Krishna (Suriya) comes from Kanyakumari to Mumbai searching for his brother, Raju Bhai (Suriya again), a don. In Mumbai he finds out that his brother ran afoul of another don (Manoj Bajpayee), who first had his buddy Chandru (Vidyut Jammwal) killed and then him shot dead, betrayed by his own colleagues.
You can’t find fault with UTV’s absolutely brilliant marketing strategy and hype they created forAnjaan. The buzz was terrific, expectations sky high. For all the gory violence, they even managed a U certificate for the film. This translated into a huge opening weekend and easily the highest of Suriya’s already incredibly successful career. Unfortunately, what they didn’t do was to choose a good enough script. Anjaan is handicapped badly by a hackneyed and lazy story with poor characterizations and a highly predictable narrative flow that wastes its star and his solid acting ability. Not just the film, they were plainly unimaginative in some of the other departments as well. The logo for instance is but a poor rehash of the 7aum Arivu one with its similar use of the eyes. This, when 7aum Arivu is one of the disappointments in Suriya’s career.
There is little in Anjaan that keeps you to the edge of your seat. An old-fashioned not so intriguing tale of revenge that takes about 170 minutes to unfold, it reiterates that no amount of technical polish (shot on 6K resolution) and lavish mounting can save a mediocre product. The film, helmed by N Lingusamy, is supposed to be a mass entertainer but the items fall flat. Twists and turns in a weak screenplay that are seen a mile away, one-dimensional characterizations, tepid romantic sequences, a typically dim-witted heroine totally redundant to the story, a bromance without depth and emotion, badly composed songs routinely picturised, unfunny comedy sequences – all combine to wipe away what little pluses the film gains from a decent enough central act by Suriya, the odd action sequence and some polished camerawork by Santosh Sivan even if nowhere near his best. The film does have a big though foreseeable twist just before the interval to give it a rare momentary high, but on the flip side, this all but kills the film as it leaves us with a rather predictable and wafer thin plot with a disappointing climax in the second half.
Suriya does what he can but the material clearly defeats him. He has his best moments as Krishna (though he looks like he walked in from Vaaranam Aayiram’s sets) and a couple of human ones as the don, Raju Bhai. However, the audience pleasing role of Raju suffers from sketchy characterization and the bits once he falls in love, make him out to be a stupidly silly college boy and totally at odds with the dreaded don he is supposed to be. His foray into singing (Ek Do Teen Char) is disastrous. While the tune is simple enough for him to carry, there is no modulation or feeling in the flat singing. To make things worse, it is the most badly placed song in the film. Oh wait, there’s the item number with Chitrangda Singh – never thought she would ever be able to look cheap, but…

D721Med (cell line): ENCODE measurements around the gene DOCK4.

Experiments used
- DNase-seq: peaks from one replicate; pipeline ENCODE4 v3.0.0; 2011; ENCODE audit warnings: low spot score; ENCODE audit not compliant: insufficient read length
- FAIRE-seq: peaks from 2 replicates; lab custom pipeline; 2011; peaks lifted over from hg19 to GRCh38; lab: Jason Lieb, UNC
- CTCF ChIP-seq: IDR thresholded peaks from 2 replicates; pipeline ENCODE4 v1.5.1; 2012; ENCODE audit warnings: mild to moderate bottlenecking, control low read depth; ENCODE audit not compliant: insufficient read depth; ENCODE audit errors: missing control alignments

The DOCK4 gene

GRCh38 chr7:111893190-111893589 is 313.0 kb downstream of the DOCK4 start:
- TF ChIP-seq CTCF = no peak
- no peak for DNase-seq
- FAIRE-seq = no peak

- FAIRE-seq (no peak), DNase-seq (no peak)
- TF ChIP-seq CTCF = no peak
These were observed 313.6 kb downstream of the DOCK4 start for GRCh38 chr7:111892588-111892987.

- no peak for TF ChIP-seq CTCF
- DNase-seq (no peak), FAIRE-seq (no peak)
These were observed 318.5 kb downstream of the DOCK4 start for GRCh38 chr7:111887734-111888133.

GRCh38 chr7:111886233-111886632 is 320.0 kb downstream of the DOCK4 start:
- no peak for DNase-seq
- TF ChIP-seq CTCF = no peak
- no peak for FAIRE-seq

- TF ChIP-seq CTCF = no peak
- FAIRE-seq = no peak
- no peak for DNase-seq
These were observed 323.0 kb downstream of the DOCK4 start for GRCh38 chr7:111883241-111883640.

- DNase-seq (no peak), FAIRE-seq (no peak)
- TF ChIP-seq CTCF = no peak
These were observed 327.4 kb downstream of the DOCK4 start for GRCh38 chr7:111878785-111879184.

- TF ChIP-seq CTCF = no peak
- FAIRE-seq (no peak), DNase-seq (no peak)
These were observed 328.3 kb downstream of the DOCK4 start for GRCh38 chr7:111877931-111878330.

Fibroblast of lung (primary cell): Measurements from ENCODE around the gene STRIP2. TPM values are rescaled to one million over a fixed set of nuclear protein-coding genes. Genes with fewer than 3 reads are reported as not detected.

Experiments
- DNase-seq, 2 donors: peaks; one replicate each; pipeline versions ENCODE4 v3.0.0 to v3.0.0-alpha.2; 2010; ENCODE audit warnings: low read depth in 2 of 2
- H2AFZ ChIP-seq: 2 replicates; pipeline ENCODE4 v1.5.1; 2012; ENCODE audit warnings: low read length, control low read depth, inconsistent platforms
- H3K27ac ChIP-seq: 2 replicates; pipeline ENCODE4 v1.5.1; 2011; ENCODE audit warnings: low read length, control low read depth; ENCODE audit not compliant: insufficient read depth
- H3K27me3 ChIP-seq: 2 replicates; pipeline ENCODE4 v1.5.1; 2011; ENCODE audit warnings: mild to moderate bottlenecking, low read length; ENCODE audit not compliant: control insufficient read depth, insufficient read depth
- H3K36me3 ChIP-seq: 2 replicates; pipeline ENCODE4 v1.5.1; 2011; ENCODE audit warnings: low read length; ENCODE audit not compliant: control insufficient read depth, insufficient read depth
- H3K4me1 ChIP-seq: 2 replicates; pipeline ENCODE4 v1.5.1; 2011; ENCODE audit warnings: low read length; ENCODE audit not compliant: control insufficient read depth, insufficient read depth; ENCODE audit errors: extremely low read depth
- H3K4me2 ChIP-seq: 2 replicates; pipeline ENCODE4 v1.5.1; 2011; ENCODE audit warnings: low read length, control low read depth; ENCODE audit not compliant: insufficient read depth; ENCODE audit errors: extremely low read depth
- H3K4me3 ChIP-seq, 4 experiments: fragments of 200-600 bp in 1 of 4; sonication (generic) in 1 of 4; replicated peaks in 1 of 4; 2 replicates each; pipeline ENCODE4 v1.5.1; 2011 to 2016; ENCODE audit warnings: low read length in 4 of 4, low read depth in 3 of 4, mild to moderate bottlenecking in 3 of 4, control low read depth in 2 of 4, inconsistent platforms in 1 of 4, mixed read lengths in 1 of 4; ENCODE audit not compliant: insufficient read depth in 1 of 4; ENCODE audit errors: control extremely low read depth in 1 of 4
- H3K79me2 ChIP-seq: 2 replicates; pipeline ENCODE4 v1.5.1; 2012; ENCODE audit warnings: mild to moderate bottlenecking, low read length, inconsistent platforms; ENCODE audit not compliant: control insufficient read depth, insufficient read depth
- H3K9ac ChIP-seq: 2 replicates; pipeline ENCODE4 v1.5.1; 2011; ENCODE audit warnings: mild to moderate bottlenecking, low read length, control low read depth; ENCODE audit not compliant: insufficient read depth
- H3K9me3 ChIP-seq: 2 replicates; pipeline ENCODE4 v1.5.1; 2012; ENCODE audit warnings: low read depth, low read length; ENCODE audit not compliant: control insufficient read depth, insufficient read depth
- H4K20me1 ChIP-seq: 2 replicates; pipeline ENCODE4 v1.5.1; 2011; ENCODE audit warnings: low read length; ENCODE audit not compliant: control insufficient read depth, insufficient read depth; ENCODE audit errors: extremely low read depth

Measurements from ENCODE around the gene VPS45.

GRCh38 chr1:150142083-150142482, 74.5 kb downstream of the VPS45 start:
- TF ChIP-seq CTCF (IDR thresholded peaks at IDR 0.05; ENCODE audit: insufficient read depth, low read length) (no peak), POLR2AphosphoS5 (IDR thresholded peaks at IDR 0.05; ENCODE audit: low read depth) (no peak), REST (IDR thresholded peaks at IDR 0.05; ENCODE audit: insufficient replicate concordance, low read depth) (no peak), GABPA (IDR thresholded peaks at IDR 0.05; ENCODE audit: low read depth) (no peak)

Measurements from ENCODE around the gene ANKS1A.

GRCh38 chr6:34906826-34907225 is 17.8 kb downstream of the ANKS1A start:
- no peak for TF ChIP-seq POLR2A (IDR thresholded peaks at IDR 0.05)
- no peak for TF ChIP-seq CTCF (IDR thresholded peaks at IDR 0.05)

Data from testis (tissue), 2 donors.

Much as he tries hard, one cannot only fault UTV or Director Lingusamy and absolve Suriya of the blame of the film’s mediocrity. After all, he chose to do this film after hearing it out. He is today in a position where he can pick his roles and this is what he chooses. If the negative reviews and word of mouth do result in a drop in collections – already happened in the US and UK where Saturday collections were considerably lower than Friday and Sunday less than Saturday – it would not be surprising.
Samantha has no role to speak of and the story would have been the same without her because the romantic track is incidental to the plot as it is. Her looks have always been schizophrenic and here too it is no different. She either looks really good or simply terrible. Vidyut Jammwal has some screen presence and adepts himself in the one fight sequence he has on his own. However, he continues to be a wooden performer. The entire lot of Mumbai actors including yes, even Manoj Bajpayee, are badly wasted and are simply awful. They also cause severe distraction while viewing as they are clearly not talking Tamil, leading to rather obvious lip sync problems in the dubbing.
Only cinematographer Santosh Sivan comes through somewhat with his reputation intact on the technical side. Yuvan Shankar Raja’s compositions are indifferent yet again and the background score seems to be designed to try and drown away the film’s shortcomings with its loudness. Normally, I always say editors are bound by the material they are given and it is very easy to say the film needed trimming. But genuinely here, there are sequences that could have been deleted – the entire sequence with Brahmanandam, followed by the friendship scene between Suriya and Vidyut and the dancing to a medley of Hindi numbers for instance, can be thrown straight out. Even as I write this, news is filtering in that 20 minutes of the film has been trimmed. If this is true, then it is a criminal waste of time, effort and money. This reinforces the need for much more thought and editing of any film to be done at the script level itself.
Planned as the blockbuster of the year, star power and its marketing blitz might yet carryAnjaan through but as a film, it is sadly THE epic disappointment of the year.
Tamil, Action, Color